In this embodiment mode, as for formation of each gate electrode layer, after a conductive film which is a light-absorbing film is formed over a transposing substrate, the gate electrode layer is selectively formed over a transposed substrate by laser light by being processed into a desired shape. The light-absorbing film is formed over a substrate 101 by a sputtering method, a PVD (Physical Vapor Deposition) method, a CVD method such as a low-pressure CVD (LPCVD) method or a plasma CVD method, or the like.

The light-absorbing film is formed over the substrate 101 which is a transposing substrate, and the substrate 101 and the substrate 100 which is a transposed substrate are disposed to interpose the light-absorbing film therebetween.

The light-absorbing film is selectively irradiated with laser light 112 a, 112 b, 112 c, and 112 d through the substrate 101 from the substrate 101 side. The light-absorbing film in regions irradiated with the laser light 112 a, 112 b, 112 c, and 112 d absorbs the laser light 112 a, 112 b, 112 c, and 112 d and is transposed to a substrate 100 side as the gate electrode layers 103 (103 a and 103 b) and 104 (104 a and 104 b) by energy of the heat or the like. On the other hand, the other region which is not irradiated with the laser light 112 a, 112 b, 112 c, and 112 d is left on the substrate 101 side as light-absorbing films 102 a, 102 b, 102 c, 102 d, and 102 e. In this manner, by transposing without using a photolithography process, the gate electrode layers 103 (103 a and 103 b) and 104 (104 a and 104 b) are selectively formed to have a desired shape.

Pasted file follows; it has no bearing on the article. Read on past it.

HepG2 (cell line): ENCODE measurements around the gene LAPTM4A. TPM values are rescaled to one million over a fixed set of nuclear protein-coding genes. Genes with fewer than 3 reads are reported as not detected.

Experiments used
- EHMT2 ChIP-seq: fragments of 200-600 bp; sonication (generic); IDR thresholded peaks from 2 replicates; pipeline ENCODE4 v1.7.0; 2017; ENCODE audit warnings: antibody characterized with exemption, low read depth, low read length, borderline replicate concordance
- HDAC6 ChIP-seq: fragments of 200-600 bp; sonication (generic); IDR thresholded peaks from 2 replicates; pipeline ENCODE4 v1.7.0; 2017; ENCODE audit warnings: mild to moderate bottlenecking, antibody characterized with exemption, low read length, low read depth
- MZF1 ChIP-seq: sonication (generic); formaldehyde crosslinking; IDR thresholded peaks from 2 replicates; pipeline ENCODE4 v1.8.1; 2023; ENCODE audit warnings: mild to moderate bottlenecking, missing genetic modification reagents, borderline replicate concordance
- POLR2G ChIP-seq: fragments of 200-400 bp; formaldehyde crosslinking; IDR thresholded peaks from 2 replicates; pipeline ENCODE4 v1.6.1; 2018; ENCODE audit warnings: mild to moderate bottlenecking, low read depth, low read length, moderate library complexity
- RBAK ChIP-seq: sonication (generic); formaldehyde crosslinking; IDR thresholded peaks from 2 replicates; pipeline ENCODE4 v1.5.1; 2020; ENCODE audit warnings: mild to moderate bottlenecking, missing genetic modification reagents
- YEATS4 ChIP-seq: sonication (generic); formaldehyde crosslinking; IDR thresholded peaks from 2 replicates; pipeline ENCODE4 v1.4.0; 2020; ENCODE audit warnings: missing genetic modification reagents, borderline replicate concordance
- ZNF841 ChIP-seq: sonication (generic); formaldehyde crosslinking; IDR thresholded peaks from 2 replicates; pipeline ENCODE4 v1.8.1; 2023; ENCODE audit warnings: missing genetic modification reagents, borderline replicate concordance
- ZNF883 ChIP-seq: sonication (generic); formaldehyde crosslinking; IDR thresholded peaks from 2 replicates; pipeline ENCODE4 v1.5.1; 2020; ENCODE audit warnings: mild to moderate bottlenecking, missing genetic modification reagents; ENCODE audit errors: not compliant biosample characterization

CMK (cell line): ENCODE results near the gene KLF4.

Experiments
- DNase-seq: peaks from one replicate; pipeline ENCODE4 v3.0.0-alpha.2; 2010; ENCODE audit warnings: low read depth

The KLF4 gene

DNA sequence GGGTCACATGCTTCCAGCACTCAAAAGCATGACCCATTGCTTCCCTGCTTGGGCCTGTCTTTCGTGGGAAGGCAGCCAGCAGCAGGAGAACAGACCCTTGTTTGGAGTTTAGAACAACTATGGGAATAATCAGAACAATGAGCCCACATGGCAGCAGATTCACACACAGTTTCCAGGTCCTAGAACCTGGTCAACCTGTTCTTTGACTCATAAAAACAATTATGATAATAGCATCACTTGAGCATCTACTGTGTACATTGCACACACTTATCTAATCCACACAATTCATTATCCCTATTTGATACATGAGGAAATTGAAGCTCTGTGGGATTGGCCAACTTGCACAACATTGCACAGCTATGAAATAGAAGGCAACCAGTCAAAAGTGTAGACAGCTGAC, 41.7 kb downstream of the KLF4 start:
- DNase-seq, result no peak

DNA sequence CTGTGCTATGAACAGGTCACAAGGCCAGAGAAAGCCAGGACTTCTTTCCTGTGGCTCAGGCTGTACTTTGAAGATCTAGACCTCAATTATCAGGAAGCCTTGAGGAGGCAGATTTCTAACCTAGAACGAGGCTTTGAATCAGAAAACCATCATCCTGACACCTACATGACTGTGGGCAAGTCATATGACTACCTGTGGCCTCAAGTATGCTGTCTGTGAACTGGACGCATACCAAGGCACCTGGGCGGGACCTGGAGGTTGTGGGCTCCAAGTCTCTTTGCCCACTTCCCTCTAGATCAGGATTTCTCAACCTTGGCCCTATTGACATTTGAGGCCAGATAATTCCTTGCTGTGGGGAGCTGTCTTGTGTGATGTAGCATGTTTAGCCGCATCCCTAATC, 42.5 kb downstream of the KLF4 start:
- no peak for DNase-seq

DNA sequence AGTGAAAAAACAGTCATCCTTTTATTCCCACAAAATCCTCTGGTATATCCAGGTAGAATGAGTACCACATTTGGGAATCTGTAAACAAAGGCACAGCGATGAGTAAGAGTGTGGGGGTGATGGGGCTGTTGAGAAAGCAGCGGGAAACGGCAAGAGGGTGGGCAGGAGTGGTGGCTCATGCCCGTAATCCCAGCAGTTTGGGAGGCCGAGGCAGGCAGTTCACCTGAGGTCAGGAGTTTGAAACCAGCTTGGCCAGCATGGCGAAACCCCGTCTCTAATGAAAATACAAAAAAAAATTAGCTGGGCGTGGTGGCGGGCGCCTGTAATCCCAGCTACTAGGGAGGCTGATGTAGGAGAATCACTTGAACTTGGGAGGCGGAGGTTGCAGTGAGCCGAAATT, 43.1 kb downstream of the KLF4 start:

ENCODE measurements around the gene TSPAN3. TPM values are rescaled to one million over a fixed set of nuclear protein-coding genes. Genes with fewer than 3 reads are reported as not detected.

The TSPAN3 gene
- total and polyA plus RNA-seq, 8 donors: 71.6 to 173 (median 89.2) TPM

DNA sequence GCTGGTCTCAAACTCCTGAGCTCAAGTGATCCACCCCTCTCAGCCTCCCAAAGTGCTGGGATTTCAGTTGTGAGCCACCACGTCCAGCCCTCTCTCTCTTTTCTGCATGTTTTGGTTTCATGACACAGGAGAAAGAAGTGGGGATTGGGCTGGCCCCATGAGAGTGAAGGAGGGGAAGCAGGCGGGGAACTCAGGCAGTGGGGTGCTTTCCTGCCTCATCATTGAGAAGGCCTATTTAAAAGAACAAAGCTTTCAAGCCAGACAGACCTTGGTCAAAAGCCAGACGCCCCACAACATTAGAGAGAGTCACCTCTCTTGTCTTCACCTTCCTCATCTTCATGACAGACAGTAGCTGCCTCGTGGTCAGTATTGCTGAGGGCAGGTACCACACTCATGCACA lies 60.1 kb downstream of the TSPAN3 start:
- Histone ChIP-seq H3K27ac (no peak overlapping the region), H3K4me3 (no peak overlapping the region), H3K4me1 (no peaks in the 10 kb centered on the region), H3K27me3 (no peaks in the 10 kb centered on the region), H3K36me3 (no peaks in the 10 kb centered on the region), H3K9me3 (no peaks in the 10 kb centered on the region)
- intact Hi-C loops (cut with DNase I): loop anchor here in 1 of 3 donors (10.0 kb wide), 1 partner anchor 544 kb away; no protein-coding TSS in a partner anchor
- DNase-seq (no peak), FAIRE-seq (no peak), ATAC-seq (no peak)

After being transposed by the laser light, the light-absorbing layer may be subjected to heat treatment or may be irradiated with laser light.

A material which absorbs irradiated light is used for the light-absorbing film which is an object to be transposed, and a light transmitting substrate which transmits irradiated light is used for the substrate 101. By the present invention, transposition can be freely performed to various substrates; therefore, the range of selectable materials of the transposed substrate is increased. Further, an inexpensive material can be selected for the transposed substrate, so that a display device can be manufactured at low cost as well as the display device can have various functions in accordance with use application.